Saturday, 29 November 2008

Personal Archaeology

The entry about Gregory (Nobody at Home, 8 October 2008) set me thinking about a dead person’s continuing presence in the land of the living. Here, memories are not enough. You want tangible proof of what once was and maybe still exists. Then I remembered the books we shared, which were often intended not as works of literature but as bearers of inscriptions. Greg favoured pulp gems like this autobiography of Diana Dors, Britain’s answer to Marilyn Monroe, which he gave to me when he already knew he was dying. Inside, in Dutch, he wrote, “I love you”: a simple way of ensuring that I would never forget.
Photo: Annie

Wednesday, 26 November 2008

Shady Lady

Photo: Annie. Taken in the window of Galerie Rademakers in Amsterdam. The painting is by Marian Siereveld and is part of an exhibition called Confessions of a Tender Mind. Click to enlarge.

Saturday, 22 November 2008

Pierrot Speaks

The great actor Jean Louis Barrault, now a resident in an Amsterdam antiques shop.
Photo: Annie

Wednesday, 19 November 2008

The Master Is Expecting You

Like the candelabra held by human arms reaching from the walls of Jean Cocteau's film La Belle et la BĂȘte, this stylish doorknocker is poised to announce your arrival.
Photo: Annie

Saturday, 15 November 2008


As a child, I believed that photographs changed when people died, that they acquired a haunted quality as is demonstrated by this romantic but melancholy image. Five years ago, the young man, a British Jewish student named Jeremiah Duggan, was lured to a conference at the Schiller Institute in Wiesbaden, an involvement that proved fatal. Despite sounding like a sister organisation of the highly respectable Goethe-Institut, the Schiller Institute is a sinister, anti-semitic sect. It contends that Jeremiah committed suicide by running onto a busy autobahn where he was hit by two cars, a claim that is disputed by his mother who believes he was murdered.

Wednesday, 12 November 2008

Minox Redux

This portrait of the terrorist Andreas Baader was taken with a tiny Minox camera that had been smuggled into Stammheim Prison where he and three other members of the Red Army Faction were awaiting trial. Baader subsequently shot himself with a pistol that had also been spirited into the jail and hidden in a record player.

See also the Profoundly Superficial entry of 25 October 2008.

Saturday, 8 November 2008

What Price Love?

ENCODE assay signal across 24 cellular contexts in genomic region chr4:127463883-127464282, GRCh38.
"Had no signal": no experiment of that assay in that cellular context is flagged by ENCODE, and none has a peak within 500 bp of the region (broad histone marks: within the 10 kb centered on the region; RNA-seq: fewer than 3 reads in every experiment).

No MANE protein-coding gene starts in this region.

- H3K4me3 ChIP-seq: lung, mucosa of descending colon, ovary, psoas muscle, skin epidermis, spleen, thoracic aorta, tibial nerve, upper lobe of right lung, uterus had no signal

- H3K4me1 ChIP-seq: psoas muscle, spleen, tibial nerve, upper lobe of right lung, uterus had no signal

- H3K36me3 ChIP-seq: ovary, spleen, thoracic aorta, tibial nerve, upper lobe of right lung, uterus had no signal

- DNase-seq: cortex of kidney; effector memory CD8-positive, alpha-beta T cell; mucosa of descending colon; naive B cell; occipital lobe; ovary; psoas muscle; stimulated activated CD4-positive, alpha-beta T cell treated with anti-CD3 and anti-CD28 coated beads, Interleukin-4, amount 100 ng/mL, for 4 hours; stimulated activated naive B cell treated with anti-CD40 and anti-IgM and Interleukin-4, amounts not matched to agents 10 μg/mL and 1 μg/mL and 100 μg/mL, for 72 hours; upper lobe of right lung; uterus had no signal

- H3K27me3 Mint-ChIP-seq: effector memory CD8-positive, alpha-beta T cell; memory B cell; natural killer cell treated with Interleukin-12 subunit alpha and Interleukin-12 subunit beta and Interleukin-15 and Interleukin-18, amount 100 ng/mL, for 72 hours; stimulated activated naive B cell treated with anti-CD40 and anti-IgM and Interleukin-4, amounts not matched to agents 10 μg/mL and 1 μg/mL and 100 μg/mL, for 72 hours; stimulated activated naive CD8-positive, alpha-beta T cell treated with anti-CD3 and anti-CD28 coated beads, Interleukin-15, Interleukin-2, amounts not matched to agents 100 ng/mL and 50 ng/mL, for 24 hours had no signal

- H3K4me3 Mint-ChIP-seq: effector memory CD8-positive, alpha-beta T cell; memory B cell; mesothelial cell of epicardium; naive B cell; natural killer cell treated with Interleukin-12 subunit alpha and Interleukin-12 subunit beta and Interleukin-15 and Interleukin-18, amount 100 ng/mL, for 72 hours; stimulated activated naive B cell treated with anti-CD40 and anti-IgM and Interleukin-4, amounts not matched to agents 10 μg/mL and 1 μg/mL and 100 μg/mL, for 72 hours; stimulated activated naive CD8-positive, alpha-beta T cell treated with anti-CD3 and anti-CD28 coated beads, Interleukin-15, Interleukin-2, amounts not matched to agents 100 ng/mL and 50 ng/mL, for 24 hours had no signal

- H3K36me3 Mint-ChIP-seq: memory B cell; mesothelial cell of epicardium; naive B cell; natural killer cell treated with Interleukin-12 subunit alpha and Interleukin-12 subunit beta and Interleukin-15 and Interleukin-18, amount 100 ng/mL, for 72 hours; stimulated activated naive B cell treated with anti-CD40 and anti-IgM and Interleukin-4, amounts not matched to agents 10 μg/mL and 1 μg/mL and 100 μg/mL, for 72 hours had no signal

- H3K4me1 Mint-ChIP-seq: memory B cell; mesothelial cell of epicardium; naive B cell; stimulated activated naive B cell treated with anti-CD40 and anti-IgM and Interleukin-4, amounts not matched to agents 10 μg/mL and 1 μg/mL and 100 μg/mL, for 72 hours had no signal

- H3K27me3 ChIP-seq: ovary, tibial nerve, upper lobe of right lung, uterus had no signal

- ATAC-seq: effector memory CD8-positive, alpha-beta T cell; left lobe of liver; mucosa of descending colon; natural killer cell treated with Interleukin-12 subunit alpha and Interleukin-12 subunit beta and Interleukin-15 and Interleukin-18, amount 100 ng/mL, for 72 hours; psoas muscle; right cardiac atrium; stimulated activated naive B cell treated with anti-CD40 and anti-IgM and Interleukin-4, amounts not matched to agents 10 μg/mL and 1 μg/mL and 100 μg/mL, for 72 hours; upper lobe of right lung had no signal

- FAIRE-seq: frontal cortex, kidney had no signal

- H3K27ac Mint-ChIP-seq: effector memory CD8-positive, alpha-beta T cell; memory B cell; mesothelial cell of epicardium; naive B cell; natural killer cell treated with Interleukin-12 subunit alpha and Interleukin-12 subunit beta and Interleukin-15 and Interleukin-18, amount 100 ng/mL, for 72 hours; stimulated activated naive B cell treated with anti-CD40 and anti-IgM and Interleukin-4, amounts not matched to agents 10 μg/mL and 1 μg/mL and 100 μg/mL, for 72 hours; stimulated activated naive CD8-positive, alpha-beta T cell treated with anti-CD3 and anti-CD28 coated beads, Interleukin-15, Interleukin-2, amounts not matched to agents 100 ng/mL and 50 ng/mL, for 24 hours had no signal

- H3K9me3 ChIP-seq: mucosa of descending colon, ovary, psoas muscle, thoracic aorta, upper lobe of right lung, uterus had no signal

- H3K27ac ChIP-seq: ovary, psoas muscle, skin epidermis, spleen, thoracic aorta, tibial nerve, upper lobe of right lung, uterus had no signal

This Egyptian beauty is currently languishing at the bottom of a bookcase at a local auction. The catalogue carries no information about her origins, nor is there any estimation of her asking price. But I find her rather lovely so I photographed her for my Egyptologist girlfriend who - naturally enough - is in Egypt.

‘Would you like her for your birthday?’ I asked. ‘Oh yes!’ said Miss Bertje. ‘Is she the genuine article?’ I continued. ‘Or is she a fake?'

‘Her colours are not unusual,’ came the cautious reply, ‘but you never know with forgers. Some of them are extremely sophisticated. Even museum directors often don’t know for certain what’s real in their collections.’

So next Tuesday evening I will be perched on the edge of my chair at the auction. Will Beauty be going for a song and coming home with me? Or will the bidding go sky high on the assumption that she’s an ancient lady?

Photo: Annie. If you’d like to know what happens, check the comments section of this entry on Wednesday, 12 November.

Wednesday, 5 November 2008

The Mystery of the Golden Boots

As if abandoned by some modern Cinderella as the clock struck midnight, these golden boots have been left amidst the dirt and cigarettes of an Amsterdam street. Perhaps they are waiting for another young girl willing to chance her luck on finding a fairytale.
Photo: Annie

Saturday, 1 November 2008

A Potemkin Village in Amsterdam?

The construction of the North-South subway in Amsterdam is almost universally unpopular. It is exorbitantly expensive and is leaving chaos in its wake as it ploughs through the soggy mud on which this city is built. Houses have subsided; others have developed terrifying cracks in their walls. Even the mice and rats have been driven from their cellar dwellings and have ventured upstairs en masse, much to the horror of the human residents. Still the city council is putting a brave face on it, as is demonstrated by these photographs of real hedges attached to acres of steel fencing.

All in all, the futility of this gesture reminds me of a ‘Potemkin village’, one of those fake settlements created by Prince Grigori Potemkin as ‘window dressing’ to reassure Catherine the Great of her peasant subjects’ well-being.
Photo: Annie. Click to enlarge.